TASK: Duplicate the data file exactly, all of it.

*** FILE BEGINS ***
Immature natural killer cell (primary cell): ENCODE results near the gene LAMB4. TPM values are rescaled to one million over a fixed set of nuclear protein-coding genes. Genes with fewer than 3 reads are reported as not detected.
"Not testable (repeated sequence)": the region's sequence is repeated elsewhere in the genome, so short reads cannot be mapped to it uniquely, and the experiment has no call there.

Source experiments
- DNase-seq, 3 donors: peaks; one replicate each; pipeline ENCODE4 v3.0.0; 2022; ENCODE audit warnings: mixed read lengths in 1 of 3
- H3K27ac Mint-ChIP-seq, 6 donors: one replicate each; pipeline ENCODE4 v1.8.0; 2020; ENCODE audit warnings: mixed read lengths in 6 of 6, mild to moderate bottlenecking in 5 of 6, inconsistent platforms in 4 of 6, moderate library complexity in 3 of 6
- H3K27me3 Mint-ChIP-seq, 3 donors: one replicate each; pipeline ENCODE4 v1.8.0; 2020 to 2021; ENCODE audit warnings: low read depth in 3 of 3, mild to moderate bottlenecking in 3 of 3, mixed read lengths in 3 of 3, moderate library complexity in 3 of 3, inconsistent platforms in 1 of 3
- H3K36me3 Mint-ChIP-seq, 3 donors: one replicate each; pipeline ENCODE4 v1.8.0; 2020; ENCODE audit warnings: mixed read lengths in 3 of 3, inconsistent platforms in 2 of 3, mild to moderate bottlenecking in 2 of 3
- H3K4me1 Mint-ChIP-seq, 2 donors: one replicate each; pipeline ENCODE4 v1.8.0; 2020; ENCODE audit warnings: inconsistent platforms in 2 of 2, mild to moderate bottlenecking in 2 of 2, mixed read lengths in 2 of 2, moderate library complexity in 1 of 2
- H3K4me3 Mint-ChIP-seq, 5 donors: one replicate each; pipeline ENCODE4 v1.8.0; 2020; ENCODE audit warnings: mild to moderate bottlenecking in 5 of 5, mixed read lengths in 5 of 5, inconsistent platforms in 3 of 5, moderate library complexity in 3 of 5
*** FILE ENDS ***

Immature natural killer cell (primary cell): ENCODE results near the gene LAMB4. TPM values are rescaled to one million over a fixed set of nuclear protein-coding genes. Genes with fewer than 3 reads are reported as not detected.
"Not testable (repeated sequence)": the region's sequence is repeated elsewhere in the genome, so short reads cannot be mapped to it uniquely, and the experiment has no call there.

Source experiments
- DNase-seq, 3 donors: peaks; one replicate each; pipeline ENCODE4 v3.0.0; 2022; ENCODE audit warnings: mixed read lengths in 1 of 3
- H3K27ac Mint-ChIP-seq, 6 donors: one replicate each; pipeline ENCODE4 v1.8.0; 2020; ENCODE audit warnings: mixed read lengths in 6 of 6, mild to moderate bottlenecking in 5 of 6, inconsistent platforms in 4 of 6, moderate library complexity in 3 of 6
- H3K27me3 Mint-ChIP-seq, 3 donors: one replicate each; pipeline ENCODE4 v1.8.0; 2020 to 2021; ENCODE audit warnings: low read depth in 3 of 3, mild to moderate bottlenecking in 3 of 3, mixed read lengths in 3 of 3, moderate library complexity in 3 of 3, inconsistent platforms in 1 of 3
- H3K36me3 Mint-ChIP-seq, 3 donors: one replicate each; pipeline ENCODE4 v1.8.0; 2020; ENCODE audit warnings: mixed read lengths in 3 of 3, inconsistent platforms in 2 of 3, mild to moderate bottlenecking in 2 of 3
- H3K4me1 Mint-ChIP-seq, 2 donors: one replicate each; pipeline ENCODE4 v1.8.0; 2020; ENCODE audit warnings: inconsistent platforms in 2 of 2, mild to moderate bottlenecking in 2 of 2, mixed read lengths in 2 of 2, moderate library complexity in 1 of 2
- H3K4me3 Mint-ChIP-seq, 5 donors: one replicate each; pipeline ENCODE4 v1.8.0; 2020; ENCODE audit warnings: mild to moderate bottlenecking in 5 of 5, mixed read lengths in 5 of 5, inconsistent platforms in 3 of 5, moderate library complexity in 3 of 5